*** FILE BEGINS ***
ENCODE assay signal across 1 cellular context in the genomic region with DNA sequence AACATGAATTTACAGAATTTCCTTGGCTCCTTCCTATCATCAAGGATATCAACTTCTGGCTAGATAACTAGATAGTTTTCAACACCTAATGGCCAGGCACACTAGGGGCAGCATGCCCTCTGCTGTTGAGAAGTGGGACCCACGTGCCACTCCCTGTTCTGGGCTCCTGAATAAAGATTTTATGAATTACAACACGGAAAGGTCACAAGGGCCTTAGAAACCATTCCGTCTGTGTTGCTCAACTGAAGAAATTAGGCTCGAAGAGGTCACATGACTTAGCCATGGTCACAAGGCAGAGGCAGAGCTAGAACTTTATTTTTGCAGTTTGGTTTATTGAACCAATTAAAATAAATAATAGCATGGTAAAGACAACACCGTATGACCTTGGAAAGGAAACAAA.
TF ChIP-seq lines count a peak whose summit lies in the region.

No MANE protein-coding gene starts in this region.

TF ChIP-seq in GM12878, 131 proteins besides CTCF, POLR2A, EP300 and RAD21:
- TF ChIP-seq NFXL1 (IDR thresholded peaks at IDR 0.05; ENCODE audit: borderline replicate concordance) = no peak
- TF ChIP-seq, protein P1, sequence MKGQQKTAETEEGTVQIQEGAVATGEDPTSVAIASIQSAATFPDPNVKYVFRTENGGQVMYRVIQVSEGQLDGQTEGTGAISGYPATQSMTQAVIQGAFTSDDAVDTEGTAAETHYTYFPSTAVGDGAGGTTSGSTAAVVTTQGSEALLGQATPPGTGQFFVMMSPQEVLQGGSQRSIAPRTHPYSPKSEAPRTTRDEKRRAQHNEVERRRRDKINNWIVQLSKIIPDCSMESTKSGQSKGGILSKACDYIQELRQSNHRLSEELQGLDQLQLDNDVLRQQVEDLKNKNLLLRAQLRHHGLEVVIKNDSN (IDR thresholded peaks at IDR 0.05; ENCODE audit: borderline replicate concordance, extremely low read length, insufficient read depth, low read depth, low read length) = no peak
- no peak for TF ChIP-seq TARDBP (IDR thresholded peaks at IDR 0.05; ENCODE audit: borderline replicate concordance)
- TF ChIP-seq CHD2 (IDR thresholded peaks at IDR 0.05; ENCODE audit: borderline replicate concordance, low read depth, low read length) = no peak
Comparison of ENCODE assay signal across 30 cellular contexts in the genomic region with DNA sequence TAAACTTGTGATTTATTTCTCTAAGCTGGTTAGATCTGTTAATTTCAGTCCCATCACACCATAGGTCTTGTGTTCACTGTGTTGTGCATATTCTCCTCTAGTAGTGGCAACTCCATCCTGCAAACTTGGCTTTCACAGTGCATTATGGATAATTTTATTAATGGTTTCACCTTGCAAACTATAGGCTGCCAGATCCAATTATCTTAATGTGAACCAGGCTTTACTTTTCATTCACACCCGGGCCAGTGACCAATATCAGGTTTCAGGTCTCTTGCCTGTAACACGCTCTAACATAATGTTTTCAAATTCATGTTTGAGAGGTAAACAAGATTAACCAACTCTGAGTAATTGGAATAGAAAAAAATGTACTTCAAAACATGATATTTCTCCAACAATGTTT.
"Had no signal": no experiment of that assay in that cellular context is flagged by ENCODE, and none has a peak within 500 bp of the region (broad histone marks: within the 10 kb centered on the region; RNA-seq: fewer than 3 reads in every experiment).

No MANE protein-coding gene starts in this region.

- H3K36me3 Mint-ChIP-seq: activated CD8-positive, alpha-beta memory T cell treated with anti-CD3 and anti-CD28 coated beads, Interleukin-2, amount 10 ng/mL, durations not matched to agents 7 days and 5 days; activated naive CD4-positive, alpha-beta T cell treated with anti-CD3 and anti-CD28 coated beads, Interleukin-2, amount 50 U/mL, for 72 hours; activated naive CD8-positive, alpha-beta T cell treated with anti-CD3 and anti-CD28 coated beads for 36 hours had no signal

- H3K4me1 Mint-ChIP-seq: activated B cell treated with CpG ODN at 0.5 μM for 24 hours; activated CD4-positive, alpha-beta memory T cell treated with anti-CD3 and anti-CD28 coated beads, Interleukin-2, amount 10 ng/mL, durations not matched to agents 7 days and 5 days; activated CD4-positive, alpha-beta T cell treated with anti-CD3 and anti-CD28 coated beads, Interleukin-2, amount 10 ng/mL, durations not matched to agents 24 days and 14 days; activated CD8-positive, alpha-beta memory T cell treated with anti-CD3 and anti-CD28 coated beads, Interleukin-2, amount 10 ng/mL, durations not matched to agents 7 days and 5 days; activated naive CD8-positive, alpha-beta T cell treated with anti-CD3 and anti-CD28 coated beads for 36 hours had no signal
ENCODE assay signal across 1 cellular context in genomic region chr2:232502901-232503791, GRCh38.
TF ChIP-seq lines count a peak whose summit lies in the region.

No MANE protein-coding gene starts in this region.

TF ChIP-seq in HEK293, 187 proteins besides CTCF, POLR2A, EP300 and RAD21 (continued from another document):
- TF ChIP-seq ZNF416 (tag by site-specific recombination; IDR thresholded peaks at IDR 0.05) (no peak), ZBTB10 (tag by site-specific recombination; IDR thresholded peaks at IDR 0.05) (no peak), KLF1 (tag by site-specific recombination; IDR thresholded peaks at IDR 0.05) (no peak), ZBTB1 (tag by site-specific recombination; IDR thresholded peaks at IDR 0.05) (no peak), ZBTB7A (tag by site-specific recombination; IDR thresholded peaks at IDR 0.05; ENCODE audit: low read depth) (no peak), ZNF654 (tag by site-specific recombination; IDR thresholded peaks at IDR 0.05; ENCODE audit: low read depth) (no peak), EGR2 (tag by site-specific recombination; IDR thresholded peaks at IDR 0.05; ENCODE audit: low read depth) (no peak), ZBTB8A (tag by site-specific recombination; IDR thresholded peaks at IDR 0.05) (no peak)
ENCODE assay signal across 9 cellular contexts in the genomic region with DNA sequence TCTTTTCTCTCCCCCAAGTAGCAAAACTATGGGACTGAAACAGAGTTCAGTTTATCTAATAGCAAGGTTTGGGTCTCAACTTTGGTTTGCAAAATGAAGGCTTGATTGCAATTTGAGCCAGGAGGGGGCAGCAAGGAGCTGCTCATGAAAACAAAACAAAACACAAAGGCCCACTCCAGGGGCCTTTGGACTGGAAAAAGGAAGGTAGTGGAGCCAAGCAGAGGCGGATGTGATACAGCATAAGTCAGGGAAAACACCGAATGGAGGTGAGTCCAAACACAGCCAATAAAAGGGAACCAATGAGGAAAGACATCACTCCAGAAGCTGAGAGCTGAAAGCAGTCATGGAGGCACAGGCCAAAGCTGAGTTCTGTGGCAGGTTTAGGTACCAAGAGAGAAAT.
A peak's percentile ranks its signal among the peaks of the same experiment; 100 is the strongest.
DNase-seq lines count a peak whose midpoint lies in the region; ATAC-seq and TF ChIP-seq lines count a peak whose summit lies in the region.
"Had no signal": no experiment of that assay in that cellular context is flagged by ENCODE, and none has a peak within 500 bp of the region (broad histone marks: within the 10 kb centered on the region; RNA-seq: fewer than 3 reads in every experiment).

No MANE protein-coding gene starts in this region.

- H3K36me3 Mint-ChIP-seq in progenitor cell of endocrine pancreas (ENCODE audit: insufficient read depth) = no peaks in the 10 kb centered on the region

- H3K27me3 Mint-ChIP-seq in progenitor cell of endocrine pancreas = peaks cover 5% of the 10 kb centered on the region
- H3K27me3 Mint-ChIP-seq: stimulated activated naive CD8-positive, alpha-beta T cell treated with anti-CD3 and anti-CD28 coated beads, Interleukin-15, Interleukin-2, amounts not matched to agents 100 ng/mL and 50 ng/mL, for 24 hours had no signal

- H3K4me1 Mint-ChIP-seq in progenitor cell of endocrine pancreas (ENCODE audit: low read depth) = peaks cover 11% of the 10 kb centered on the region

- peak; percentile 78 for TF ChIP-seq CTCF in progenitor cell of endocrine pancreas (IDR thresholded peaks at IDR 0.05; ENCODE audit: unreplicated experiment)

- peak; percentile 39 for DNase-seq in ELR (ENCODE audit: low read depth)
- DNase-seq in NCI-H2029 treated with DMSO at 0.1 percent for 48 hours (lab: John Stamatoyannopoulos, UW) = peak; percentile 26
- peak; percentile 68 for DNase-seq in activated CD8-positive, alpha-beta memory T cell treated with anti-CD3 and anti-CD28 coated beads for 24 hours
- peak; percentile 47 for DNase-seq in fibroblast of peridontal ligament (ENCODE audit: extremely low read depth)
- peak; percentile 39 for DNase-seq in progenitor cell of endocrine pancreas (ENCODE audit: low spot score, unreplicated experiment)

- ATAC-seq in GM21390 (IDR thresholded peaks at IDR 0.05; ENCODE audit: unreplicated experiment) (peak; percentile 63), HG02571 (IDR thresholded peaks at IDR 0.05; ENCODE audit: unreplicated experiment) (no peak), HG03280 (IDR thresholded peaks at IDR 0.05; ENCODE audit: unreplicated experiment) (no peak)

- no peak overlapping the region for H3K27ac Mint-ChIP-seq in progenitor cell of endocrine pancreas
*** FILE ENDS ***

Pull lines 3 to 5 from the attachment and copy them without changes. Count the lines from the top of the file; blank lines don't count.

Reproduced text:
No MANE protein-coding gene starts in this region.

TF ChIP-seq in GM12878, 131 proteins besides CTCF, POLR2A, EP300 and RAD21:
- TF ChIP-seq NFXL1 (IDR thresholded peaks at IDR 0.05; ENCODE audit: borderline replicate concordance) = no peak